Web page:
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  1. #1

    Default How Language Limits Our Ability to Describe Smells

    M. Leona Godin joins host Catherine Nichols to discuss Helen Keller’s 1908 book The World I Live In.

    https://lithub.com/how-language-limi...scribe-smells/
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  2. #2
    hednic's Avatar
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    Default Re: How Language Limits Our Ability to Describe Smells

    Thanks for the link
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  3. #3

    Default Re: How Language Limits Our Ability to Describe Smells

    I've often thought that the classification of fragrances has held us back. Not only are they nearly useless today -- with woody ambers nearly everything can be considered oriental today, and chypres aren't chypres, so anything can be called, and is called, a chypre -- but I believe even thinking in that creative box when crafting a perfume would impede.

  4. #4
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    Default Re: How Language Limits Our Ability to Describe Smells

    I have personally found it difficult to find the right language to describe smells on many occasions.

  5. #5

    Default Re: How Language Limits Our Ability to Describe Smells

    Thank you for sharing.
    As correctly pointed out, perhaps even more so considering like correctly pointed out-that not only fragrance tastes are constantly changing and evolving, but also that several words in several languages describing certain exotic notes, trends, ingredients etc. can at best only partially be translated and/or defined.
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  6. #6
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    Default Re: How Language Limits Our Ability to Describe Smells

    I keep looking for new ways to rephrase 'cloying sweet'.
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  7. #7
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    Default Re: How Language Limits Our Ability to Describe Smells

    Thanks for the link.

  8. #8

    Default Re: How Language Limits Our Ability to Describe Smells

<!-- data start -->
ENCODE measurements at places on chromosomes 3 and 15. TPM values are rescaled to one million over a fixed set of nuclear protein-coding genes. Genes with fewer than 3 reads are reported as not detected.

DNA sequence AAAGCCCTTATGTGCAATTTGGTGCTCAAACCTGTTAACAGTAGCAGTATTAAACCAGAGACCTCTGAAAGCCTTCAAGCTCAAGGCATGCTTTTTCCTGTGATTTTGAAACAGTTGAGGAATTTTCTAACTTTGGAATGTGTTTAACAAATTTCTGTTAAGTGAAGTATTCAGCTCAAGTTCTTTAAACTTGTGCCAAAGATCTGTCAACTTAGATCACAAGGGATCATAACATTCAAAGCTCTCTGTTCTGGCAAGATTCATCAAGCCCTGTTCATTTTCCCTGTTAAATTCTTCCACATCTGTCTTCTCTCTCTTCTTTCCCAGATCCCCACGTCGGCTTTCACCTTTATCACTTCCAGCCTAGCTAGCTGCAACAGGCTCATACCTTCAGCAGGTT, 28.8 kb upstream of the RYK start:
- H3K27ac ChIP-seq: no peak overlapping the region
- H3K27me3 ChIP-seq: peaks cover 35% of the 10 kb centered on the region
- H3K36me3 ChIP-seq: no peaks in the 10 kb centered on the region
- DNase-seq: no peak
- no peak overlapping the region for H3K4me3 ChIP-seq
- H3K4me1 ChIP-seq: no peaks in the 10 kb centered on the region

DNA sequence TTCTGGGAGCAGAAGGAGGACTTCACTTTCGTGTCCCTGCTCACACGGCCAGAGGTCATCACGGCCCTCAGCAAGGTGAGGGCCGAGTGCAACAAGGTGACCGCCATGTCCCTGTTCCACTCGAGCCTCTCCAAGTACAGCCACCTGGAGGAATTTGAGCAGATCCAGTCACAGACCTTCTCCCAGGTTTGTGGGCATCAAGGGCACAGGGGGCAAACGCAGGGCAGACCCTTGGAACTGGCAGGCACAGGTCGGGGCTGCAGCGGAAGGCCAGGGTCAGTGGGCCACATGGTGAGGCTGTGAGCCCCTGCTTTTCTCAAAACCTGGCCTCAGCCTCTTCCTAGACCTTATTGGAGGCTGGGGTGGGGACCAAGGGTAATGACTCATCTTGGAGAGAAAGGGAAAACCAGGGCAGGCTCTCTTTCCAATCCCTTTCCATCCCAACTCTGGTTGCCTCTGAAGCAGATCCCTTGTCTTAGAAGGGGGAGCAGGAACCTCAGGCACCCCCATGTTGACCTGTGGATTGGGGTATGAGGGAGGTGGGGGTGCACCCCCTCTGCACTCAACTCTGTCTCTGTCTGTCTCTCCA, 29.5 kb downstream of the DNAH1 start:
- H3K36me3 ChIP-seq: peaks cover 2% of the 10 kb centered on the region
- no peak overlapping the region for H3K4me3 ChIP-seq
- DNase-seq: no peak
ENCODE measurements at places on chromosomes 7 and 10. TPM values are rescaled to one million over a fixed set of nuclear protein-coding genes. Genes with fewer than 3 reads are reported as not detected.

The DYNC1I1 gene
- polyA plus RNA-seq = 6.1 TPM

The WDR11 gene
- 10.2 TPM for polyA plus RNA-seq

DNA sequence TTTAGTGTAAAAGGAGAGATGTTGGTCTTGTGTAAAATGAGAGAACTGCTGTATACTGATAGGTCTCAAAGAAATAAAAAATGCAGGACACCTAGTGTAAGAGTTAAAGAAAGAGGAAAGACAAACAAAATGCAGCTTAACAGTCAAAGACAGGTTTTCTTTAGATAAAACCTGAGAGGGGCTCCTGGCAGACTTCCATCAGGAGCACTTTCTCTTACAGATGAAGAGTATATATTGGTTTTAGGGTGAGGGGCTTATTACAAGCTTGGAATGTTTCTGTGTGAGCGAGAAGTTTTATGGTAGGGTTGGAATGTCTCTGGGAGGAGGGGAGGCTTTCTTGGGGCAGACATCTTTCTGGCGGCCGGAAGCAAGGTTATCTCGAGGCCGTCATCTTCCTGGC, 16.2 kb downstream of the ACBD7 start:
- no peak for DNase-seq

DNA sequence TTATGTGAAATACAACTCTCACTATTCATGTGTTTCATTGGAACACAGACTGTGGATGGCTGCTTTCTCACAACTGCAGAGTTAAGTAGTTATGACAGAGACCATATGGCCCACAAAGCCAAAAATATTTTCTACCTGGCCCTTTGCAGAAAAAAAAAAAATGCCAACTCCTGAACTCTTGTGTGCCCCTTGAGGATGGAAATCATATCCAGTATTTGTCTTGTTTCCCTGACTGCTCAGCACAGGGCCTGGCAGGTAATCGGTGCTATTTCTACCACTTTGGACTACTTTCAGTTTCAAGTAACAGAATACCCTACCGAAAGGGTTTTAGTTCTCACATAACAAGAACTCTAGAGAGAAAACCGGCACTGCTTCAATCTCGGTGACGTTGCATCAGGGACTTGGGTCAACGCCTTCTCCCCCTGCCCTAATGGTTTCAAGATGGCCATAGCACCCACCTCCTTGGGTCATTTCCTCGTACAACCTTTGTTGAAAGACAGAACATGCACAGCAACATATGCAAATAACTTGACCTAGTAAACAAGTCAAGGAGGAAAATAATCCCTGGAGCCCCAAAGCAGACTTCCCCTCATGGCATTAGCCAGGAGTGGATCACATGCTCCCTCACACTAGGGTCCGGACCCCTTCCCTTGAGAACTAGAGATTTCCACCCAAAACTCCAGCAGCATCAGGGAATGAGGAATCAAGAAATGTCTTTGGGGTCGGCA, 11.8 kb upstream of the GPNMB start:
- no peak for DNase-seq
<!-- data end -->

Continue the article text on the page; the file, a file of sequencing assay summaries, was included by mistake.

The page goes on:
Rather than trying to describe their scent I often just stop and smell the roses. The world is a place of marvel. We can all too easily be afflicted with ‘Too many mind’.
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  9. #9
    Frag Bomber 1st Squadron
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    Default Re: How Language Limits Our Ability to Describe Smells

    I choose to see it differently though. These ‘limitations’ actually force us to get creative in describing a fragrance as an almost a living entity, changing with elapsed time, humidity, temperature, volume of application, etc. We had to borrow descriptions from other sensory experiences and they all add up to a richer tapestry. It’s somewhat similar to describing music - breaking it down into component notes won’t do justice to a symphony.

  10. #10

    Default Re: How Language Limits Our Ability to Describe Smells

    I do stumble upon this when using different languages to describe fragrances.
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  11. #11

    Default Re: How Language Limits Our Ability to Describe Smells

    Sometimes in trying to describe smells or art of any kind there are
    no words that will suffice. It is the feeling and reaction that they provoke
    that is more important. Everyone will react to a certain smell differently
    and what moves one person may well leave another cold.

    That being said, there are wordsmiths who can give us a very
    precise idea of how a perfume smells to them.
    A woman without perfume is like a flower without a scent.

  12. #12
    Missing Oakmoss

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    Default Re: How Language Limits Our Ability to Describe Smells